Data Collection Methodology - Overseas Trip Summary
In May 2010 I embarked for Germany to attend the Third International Business Data Collection Methodology Workshop hosted by the Federal Statistical Office (Destatis) in Wiesbaden. I presented two papers at this workshop, which was a unique opportunity to share DCM's work on questionnaire design and pre-testing with like-minded data collection methodologists. Discussions focused on learnings and challenges around questionnaire development and testing, instrument design guidelines, web surveys, communication and contact strategies, burden, use of paradata, use of administrative data and the future of statistical data collection. Workshop participants were particularly impressed with the number of centralised, coherent guidelines and standards the ABS has for questionnaire design and testing. I also learnt that other agencies face similar challenges to us in terms of pre-testing of business data collection instruments.
Following the workshop in Germany, I attended the Q2010 Quality Conference in Helsinki, Finland. At this conference, I presented two papers: one of my own regarding development of web form design standards, and one on behalf of my colleague, Stephen Cohen, regarding improving screening procedures for rare populations in the ABS. This conference covered broader quality issues than the workshop and was a great opportunity to learn from the wider methodological community about the quality issues affecting other statistical organisations. A memorable message from the closing keynote speaker, Professor Denise Lievesley, of King's College London, was that rather than focusing so much on reducing respondent burden, statistical agencies need to get better at explaining the reciprocal benefits and the necessity of statistics to the respondent.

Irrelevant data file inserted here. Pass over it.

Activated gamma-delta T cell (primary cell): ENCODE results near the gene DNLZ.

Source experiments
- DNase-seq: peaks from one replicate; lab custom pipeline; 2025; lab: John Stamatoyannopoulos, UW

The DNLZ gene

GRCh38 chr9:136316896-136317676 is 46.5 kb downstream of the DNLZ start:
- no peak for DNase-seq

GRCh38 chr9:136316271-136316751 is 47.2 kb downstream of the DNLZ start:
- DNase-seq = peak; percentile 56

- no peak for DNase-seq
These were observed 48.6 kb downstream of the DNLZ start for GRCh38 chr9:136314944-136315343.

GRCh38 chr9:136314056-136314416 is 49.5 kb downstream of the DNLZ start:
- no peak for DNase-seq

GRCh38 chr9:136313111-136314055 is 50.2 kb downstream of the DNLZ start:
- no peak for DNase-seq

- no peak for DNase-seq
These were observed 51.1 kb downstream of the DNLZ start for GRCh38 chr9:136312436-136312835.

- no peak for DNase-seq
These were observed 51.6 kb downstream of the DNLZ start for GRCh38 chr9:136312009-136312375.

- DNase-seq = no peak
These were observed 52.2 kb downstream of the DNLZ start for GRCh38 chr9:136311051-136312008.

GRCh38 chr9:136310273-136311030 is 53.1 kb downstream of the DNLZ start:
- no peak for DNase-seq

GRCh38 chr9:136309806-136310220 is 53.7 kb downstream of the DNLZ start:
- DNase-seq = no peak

Next I attended the 65th American Association for Public Opinion Research (AAPOR) Conference held in Chicago. With over 1,000 conference participants, and so many interesting and relevant parallel sessions I was spoilt for choice. A couple of sessions stood out, including one about mixed mode design and another on alternative data collection procedures (such as GPS and bio-specimens). The message from the mixed-mode design session was anything but mixed. In fact, researchers were presenting consistent findings that providing a choice of mode actually reduced response rates, which is contrary to the previous held thought that offering a choice of mode increased response rates. In terms of alternative data collection procedures, I heard a fascinating presentation about using Second Life (a virtual world) to research the polling of young adults.
During the trip, I also took the opportunity to meet individual methodologists or equivalent data collection methodology sections from various statistical organisations. The broad objectives of these visits was to learn more about the use of different modes of data collection, pre-testing methods, methodological training and instrument design guidelines and best practice. Meeting other experts in person and seeing demonstrations in their environment adds a world of value over e.g. reading their journal articles. I visited Statistics Netherlands, the Office for National Statistics, National Agricultural Statistical Service, Bureau of Labour Statistics and the US Census Bureau.
If you would like to know more about my travels or have a question about data collection activity at another agency please contact me, Kettie Hewett on (02) 6252 7295 or email@example.com.